Russia’s chances on the Indian arms market. Part two
RAFALE VS. SUKHOI
A French multi-role fighter plane Rafale, the winner of a $10-bn tender for 126 fighters announced by India several years ago, was stationed not far from the pavilion of the Israeli firm Rafael. The Rafale’s rivals included Sweden’s Gripen (SAAB), the American-made F/A-18 (Boeing) and F-16 (Lockheed Martin), the European Eurofighter/Typhoon, and Russia’s MiG-35.
The multi-role MiG-35 was a star of the Aero India 2009 show held at the height of the tender proceedings. It made flights over the Yelahanka air base several times a day. Our pilots gave rides to Indian marshals, politicians, and even to a local celebrity beauty – a female pilot instructor at a military academy.
Our MiG didn’t manage to win the 126-aircraft tender for various reasons. The Rafale has become the champion, although its tactical, technical, and combat specifications were not much better than those of our fighter, or any other tender contestant for that matter.
A simulator of the MiG-29K aircraft carrier-based fighter and its designer Vladimir Ivanov were in very high demand at Aero India 2013.
However, it was the French Rafale rather than the Russian MiG-35 that was the star of the show in Bangalore. Innumerable visitors lined up for a photo opportunity with it, and Indian specialists had long conversations with its pilots.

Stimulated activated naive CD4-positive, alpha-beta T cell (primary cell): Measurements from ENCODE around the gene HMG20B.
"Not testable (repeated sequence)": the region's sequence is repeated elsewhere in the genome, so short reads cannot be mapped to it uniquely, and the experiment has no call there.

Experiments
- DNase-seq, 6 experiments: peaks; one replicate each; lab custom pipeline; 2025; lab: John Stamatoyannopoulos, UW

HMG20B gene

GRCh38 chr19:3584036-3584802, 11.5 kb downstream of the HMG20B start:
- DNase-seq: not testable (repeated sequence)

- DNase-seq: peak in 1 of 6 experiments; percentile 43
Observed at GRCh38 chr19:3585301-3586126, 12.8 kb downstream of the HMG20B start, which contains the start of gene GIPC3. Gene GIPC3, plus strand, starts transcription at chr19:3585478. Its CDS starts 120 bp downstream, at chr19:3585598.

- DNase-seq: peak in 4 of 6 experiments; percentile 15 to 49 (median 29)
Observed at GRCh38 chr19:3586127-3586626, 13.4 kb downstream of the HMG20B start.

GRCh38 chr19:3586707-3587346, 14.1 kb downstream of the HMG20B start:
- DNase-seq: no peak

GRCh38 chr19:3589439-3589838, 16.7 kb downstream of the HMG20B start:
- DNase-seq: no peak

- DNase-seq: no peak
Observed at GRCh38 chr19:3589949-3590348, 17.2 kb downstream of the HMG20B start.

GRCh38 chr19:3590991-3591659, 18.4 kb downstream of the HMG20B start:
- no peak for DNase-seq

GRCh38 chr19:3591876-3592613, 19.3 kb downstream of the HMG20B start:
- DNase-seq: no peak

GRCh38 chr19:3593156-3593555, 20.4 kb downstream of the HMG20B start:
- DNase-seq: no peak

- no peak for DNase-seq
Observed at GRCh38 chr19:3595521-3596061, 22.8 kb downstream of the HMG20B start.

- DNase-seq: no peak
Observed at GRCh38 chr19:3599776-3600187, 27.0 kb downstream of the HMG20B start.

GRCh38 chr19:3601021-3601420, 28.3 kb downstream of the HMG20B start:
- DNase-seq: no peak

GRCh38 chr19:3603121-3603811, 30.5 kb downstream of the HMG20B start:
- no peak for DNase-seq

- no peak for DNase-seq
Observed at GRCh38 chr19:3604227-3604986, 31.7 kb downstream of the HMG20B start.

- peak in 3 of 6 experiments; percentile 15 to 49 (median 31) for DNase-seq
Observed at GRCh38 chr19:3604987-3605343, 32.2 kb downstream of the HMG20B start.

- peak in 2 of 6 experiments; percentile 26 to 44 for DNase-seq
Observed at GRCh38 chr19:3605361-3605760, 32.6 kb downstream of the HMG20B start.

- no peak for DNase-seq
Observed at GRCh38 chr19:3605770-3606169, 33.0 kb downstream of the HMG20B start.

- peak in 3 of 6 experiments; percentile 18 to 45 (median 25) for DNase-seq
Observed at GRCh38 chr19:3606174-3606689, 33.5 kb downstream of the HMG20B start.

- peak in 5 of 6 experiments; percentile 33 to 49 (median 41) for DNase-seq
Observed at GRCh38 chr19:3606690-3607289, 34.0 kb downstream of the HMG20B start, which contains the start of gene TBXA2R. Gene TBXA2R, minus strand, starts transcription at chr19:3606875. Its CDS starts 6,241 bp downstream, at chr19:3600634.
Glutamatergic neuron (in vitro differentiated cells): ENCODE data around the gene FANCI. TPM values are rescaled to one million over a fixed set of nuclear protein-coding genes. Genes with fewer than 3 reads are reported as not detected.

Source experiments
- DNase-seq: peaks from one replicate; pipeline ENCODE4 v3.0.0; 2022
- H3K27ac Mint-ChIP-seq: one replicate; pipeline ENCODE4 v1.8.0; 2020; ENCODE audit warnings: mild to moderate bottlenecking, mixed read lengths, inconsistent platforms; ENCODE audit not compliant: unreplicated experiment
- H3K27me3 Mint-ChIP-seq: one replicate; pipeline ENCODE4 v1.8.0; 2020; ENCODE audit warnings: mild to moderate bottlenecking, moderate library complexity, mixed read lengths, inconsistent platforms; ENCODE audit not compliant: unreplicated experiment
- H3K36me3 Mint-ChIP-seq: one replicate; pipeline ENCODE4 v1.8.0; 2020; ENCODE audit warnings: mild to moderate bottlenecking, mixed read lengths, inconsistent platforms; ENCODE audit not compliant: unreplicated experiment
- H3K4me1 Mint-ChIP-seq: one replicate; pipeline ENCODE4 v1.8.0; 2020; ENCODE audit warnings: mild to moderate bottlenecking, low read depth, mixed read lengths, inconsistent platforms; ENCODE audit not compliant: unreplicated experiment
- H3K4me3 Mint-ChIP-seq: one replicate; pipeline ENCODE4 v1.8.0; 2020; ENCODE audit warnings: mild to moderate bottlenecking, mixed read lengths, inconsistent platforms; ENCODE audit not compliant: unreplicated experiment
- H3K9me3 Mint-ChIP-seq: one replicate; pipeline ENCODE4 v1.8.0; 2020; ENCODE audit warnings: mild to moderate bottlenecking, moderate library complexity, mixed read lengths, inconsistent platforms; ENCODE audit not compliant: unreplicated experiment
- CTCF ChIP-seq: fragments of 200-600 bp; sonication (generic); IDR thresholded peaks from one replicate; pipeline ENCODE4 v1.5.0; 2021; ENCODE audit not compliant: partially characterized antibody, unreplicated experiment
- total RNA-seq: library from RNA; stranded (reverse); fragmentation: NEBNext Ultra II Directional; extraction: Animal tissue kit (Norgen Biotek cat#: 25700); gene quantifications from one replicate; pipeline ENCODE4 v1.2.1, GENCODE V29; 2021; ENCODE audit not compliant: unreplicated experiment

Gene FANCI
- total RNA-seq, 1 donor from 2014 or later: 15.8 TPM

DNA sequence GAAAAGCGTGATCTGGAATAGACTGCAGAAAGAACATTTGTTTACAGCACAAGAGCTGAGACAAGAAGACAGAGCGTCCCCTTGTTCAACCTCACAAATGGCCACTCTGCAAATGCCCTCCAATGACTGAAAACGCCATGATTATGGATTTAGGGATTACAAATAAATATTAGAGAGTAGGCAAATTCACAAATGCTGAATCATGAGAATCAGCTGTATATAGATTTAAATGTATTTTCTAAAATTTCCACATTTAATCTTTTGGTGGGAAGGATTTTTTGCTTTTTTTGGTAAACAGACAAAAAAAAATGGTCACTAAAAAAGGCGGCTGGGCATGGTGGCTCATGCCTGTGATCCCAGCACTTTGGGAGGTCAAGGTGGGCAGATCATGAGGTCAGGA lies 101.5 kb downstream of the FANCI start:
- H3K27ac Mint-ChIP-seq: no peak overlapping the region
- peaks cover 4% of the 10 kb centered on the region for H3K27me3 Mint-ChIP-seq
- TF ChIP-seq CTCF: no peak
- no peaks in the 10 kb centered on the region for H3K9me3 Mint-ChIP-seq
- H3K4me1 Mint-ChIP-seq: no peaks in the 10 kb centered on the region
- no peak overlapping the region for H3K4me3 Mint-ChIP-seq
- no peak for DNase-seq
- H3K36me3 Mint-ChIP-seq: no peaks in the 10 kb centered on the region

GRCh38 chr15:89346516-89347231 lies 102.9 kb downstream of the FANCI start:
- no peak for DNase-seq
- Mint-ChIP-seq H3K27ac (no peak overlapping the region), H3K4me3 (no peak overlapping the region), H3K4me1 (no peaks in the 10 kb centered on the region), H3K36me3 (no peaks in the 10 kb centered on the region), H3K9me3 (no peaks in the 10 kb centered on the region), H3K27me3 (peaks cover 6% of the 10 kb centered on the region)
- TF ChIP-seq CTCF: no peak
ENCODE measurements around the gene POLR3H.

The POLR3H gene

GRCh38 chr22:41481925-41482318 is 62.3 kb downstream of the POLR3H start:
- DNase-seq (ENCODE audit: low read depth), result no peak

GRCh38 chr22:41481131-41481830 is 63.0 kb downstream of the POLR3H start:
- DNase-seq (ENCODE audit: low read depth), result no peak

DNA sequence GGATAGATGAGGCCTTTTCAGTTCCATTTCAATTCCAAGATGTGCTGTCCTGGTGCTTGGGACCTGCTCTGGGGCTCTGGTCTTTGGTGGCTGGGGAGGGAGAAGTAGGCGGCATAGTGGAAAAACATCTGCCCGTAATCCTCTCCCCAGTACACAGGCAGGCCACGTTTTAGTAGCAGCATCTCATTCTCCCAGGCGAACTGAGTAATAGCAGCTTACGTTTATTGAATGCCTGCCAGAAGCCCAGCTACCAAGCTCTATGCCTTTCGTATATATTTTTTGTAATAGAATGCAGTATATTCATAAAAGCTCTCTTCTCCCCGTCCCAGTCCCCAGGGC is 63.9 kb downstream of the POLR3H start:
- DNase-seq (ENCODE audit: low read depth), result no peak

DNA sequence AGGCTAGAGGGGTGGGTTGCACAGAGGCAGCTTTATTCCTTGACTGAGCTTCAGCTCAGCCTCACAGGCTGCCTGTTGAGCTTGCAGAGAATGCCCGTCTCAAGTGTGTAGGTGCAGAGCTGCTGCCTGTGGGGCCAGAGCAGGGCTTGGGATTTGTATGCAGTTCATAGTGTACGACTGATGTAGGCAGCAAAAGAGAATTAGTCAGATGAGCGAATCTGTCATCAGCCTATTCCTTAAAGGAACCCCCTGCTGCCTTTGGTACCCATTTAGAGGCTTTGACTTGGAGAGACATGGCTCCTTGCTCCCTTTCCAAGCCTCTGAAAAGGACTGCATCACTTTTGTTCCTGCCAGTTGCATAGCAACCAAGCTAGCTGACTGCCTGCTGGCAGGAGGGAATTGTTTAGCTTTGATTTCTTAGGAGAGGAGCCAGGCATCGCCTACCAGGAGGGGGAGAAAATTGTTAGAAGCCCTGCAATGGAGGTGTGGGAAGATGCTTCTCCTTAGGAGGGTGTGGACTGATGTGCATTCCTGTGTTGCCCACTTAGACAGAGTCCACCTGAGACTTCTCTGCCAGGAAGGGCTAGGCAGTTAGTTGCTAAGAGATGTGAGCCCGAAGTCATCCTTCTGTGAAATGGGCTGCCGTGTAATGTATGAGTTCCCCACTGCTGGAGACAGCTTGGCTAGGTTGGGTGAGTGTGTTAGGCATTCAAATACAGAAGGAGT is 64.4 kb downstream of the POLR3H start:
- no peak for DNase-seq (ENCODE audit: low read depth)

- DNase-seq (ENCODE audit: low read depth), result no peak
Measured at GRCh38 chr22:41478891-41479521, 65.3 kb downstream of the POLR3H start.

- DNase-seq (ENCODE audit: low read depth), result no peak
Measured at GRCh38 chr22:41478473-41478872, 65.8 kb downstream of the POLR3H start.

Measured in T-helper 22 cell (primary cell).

Until, that is, five Russian Knights piloting the Sukhoi-27s arrived at Yelahanka, lighting up the skies over Bangalore with their aerobatics.
However, according to Rosoboronexport specialists, India has yet to sign a contract for the delivery of the Rafale, although under the terms and conditions of the tender, the Indian Air Force was supposed to receive several French-made fighters by the end of 2012.
The reason is simple. Winning a tender is one thing, and fulfilling its terms and conditions thoroughly and in good faith is quite another. Delays have occurred with the latter part. First of all, the French must grant the Indians a license to manufacture their planes locally. There were some difficulties with transferring the license. Secondly, the parties must agree on a final price of the deal and spell it out in the contract. Difficulties have emerged there too. It turns out Paris is not happy with the $10-bn price for the whole deal; the French believe the contract’s value is much higher. Specialists from Dassault Aviation, the holder of the patent for the plane, have proposed valuing each of its components – engines, radar and avionics, antenna, missiles, etc. – separately. Several companies took part in the development of the plane, and many firms should be paid rather than only one. Combined expenses related to the plane’s purchase, lifetime maintenance, upgrades, spare parts supplies, and training of crews and servicing personnel put the sum total at far above the nominal $10-bn price tag.
French President Francois Hollande even came to New Delhi on a state visit immediately after the wrap-up of the Aero India 2013 show in Bangalore to give a boost to Dassault Aviation’s bid. He was welcomed with all the appropriate protocol, including laying wreaths at India’s main landmarks. The outcome of his visit and the decision on Rafale, the tender winner, are not yet known though.
The winner of a tender to supply India with 15 heavy-duty helicopters is reportedly also in limbo. The CH-47F Chinook took part in the tender alongside our own Mi-26T2; according to the local media, the American won.